We tested the Shearwater Teric dive computer. With a beautifully crisp, clear color display in a sleek, air-integrated wristwatch, it was our Testers Choice for watch computers. See full ScubaLab dive computer review here. We tested it at the University of Southern California Hyperbaric Chamber on Catalina Island. We also tested it in the field at Blue Grotto Dive Resort in Central Florida.
We put through a series of simulated dives alongside other computers to gauge the performance of its decompression algorithm. We also simulated dives with rapid ascents and missed deco stops to assess the effectiveness of its alerts and warnings. We evaluated how easy it was to set up and use, how well we could see the screen in different conditions, and how well it presented important data during our dive.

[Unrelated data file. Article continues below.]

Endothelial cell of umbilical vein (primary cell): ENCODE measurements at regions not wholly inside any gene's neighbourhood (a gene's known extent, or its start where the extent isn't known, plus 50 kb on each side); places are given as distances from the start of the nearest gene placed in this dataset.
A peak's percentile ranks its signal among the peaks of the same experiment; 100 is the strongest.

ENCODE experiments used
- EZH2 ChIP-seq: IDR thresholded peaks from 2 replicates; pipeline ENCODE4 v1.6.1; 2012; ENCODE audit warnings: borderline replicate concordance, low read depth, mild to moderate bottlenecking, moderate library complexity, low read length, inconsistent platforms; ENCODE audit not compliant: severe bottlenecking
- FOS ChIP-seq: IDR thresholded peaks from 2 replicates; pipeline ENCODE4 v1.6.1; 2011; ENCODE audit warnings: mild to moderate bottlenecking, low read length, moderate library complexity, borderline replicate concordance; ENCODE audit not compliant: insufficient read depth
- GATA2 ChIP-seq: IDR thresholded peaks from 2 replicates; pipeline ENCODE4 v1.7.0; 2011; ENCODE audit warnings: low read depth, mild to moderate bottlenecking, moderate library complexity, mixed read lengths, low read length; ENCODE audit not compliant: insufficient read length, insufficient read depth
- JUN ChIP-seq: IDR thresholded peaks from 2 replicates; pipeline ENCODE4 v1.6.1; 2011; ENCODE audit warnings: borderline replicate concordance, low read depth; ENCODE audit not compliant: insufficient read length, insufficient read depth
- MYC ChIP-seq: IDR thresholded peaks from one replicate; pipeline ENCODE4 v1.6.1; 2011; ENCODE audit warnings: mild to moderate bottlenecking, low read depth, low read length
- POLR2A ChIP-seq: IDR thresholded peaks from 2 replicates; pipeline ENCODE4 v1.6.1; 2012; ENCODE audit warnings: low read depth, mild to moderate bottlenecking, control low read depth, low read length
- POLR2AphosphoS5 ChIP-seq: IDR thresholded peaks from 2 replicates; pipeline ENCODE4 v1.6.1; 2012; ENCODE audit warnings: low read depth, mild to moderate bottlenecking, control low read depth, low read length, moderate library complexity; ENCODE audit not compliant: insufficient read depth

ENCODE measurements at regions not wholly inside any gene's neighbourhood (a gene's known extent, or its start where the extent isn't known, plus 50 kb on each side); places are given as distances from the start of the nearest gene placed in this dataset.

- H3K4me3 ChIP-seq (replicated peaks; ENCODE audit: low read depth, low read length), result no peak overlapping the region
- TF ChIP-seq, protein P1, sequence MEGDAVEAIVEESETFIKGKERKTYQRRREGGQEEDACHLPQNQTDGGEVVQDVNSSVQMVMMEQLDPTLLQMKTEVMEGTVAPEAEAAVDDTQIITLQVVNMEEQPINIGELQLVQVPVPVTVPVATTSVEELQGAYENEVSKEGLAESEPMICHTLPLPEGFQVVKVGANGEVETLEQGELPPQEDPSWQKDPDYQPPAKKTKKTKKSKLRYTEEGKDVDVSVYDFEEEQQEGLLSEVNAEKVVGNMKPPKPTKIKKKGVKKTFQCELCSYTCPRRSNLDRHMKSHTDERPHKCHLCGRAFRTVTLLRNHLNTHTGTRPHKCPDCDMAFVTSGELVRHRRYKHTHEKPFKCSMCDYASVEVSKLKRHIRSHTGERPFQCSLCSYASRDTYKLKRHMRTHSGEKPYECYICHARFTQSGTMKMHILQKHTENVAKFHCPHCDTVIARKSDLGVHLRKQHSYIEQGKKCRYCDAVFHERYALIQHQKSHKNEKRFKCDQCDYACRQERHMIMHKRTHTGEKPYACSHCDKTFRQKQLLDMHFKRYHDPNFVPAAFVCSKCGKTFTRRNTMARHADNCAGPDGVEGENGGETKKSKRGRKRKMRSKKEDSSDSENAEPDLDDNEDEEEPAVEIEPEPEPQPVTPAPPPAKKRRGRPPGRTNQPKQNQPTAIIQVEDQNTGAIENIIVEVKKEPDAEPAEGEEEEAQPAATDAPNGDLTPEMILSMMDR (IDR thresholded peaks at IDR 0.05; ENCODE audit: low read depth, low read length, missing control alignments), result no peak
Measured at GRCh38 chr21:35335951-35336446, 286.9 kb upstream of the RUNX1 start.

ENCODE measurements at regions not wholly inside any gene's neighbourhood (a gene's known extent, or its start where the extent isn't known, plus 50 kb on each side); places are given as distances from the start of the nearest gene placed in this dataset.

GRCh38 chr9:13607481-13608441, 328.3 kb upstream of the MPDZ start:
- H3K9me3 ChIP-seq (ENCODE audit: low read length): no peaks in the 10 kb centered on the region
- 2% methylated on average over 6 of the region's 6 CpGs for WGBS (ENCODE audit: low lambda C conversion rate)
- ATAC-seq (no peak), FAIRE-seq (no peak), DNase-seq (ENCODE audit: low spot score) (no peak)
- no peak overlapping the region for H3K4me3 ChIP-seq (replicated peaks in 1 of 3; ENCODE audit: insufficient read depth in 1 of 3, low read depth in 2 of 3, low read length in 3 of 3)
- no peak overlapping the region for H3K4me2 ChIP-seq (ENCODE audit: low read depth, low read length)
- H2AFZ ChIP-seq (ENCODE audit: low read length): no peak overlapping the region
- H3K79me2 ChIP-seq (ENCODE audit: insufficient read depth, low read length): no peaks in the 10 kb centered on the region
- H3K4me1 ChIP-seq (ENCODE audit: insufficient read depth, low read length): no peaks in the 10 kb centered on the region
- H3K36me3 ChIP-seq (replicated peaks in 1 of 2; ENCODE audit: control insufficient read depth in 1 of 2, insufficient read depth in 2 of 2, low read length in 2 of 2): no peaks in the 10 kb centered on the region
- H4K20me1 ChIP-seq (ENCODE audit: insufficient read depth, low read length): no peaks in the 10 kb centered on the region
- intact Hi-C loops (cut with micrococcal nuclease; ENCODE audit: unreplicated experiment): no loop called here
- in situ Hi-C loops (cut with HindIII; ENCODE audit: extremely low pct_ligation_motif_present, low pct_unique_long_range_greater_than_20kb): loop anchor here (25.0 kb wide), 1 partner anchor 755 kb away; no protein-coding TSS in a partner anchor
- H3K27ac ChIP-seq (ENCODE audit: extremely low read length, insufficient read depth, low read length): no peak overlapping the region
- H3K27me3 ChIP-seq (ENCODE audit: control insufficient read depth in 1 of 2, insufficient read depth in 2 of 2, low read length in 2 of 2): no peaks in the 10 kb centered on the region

The watch-sized Teric is a departure for a company known for its capable, though somewhat boxy, wrist computers. But the result makes us think that everything Shearwater learned about intuitive operation, readable screens and customizable options with those earlier models was just preparation to make the sexy little Teric. Its four-button operation (one of them a programmable shortcut) is logical and simple – even given the Teric’s rec/tec/ and closed-circuit capabilities. The LED screen is beautifully vivid, and offers an almost limitless degree of customization. In Open Circuit Rec mode, there’s large or standard layout, a choice of what data is displayed and where, and 15 color selections for values, titles, units and menus. There’s a beep and/or vibrate alert as well as silent, and the ascent meter gives both graphic and numeric data. Test divers unanimously rated the safety stop excellent, and the Teric took or tied the top scores for intuitive operation, ergonomics, data display, alternate screen data and onboard log. Stylish enough you’ll actually wear it out of the water, and selected as the favorite by more test divers, the Shearwater Teric is our Testers Choice for watch computers.